No. In the United States, parties are not required to register their marks to obtain protectable rights. You can establish “common law” rights in a mark based solely on use of the mark in commerce, without a registration. However, owning a federal trademark registration on the Principal Register provides a number of significant advantages over common law rights alone, including:
- A legal presumption of your ownership of the mark and your exclusive right to use the mark nationwide on or in connection with the goods/services listed in the registration (whereas a state registration only provides rights within the borders of that one state, and common law rights exist only for the specific area where the mark is used);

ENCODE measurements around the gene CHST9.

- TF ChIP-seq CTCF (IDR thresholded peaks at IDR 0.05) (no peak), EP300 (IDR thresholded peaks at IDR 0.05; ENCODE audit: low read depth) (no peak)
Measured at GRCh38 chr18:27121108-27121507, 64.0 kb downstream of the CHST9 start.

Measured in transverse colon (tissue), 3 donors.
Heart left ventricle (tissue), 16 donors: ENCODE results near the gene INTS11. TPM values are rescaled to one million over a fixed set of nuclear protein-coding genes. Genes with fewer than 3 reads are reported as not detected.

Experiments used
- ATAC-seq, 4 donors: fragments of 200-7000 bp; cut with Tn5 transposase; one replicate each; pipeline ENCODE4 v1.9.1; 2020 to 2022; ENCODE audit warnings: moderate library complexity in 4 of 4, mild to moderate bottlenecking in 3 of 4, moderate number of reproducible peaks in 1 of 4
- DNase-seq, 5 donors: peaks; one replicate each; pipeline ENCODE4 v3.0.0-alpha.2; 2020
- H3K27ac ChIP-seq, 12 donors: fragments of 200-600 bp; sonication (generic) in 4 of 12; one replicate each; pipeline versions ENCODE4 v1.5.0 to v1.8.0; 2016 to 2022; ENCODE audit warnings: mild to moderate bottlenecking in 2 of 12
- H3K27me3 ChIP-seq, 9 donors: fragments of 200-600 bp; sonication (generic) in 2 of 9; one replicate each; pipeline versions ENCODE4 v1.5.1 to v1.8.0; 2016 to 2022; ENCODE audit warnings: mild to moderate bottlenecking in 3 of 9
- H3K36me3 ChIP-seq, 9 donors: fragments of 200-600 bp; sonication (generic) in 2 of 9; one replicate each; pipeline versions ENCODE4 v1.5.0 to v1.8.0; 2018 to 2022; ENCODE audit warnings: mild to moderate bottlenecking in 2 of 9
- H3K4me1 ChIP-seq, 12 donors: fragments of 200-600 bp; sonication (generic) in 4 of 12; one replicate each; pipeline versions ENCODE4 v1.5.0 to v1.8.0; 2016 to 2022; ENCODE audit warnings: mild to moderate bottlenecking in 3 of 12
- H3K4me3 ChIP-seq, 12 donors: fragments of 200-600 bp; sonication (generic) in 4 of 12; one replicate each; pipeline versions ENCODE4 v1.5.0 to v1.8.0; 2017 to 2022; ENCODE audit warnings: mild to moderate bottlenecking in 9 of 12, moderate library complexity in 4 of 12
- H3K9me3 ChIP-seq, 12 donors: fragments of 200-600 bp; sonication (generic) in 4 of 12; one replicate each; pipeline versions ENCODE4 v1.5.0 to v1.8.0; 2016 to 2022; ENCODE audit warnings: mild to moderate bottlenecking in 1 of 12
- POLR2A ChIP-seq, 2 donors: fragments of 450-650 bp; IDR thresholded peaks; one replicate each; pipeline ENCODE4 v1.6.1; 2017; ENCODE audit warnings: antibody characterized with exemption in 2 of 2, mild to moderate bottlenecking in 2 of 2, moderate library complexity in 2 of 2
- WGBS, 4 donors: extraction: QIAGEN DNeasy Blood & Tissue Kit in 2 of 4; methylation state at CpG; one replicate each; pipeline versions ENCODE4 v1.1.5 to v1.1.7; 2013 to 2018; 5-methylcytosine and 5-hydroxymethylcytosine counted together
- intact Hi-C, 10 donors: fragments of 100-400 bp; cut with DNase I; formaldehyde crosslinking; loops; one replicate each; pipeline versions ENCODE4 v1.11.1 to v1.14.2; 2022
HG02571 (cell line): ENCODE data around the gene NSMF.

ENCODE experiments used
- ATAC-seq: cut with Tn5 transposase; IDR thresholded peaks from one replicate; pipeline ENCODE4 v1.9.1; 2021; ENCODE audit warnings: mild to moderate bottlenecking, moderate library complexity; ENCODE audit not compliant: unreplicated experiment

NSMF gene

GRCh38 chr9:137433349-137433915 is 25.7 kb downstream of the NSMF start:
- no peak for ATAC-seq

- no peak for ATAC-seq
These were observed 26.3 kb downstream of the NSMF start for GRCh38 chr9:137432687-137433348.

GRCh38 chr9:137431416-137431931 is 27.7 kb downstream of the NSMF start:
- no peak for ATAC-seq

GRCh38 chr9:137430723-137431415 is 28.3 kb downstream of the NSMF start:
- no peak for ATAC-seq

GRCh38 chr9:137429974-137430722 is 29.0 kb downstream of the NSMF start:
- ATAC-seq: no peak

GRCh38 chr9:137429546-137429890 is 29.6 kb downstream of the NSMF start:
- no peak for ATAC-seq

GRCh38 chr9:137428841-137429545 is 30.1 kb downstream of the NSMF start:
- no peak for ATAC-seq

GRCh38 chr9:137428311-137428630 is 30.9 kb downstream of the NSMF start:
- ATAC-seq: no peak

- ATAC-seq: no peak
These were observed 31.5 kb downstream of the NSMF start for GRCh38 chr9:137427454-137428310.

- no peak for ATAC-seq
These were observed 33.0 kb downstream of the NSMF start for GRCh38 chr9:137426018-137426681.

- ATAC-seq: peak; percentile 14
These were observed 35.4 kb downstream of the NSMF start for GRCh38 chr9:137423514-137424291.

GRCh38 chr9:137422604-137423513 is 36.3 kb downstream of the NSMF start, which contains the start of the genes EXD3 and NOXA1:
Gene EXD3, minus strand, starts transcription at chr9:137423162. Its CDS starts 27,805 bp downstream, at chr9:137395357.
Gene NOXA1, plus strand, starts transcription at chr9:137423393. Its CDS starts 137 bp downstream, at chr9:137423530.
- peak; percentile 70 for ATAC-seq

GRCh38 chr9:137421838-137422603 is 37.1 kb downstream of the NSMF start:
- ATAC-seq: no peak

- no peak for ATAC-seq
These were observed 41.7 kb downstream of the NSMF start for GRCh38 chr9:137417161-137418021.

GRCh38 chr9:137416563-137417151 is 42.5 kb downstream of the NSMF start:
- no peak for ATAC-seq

- Public notice of your claim of ownership of the mark;
- Listing in the USPTO’s online databases;
- The right to use the federal registration symbol “® ”;
- The ability to bring an action concerning the mark in federal court; and
- The use of the U.S. registration as a basis to obtain registration in foreign countries.(Information from uspto.gov)
Sometimes a registration in the State of Alabama will be enough to protect the mark for the intended use. For more information about federal trademark registration, including fee structure, click here.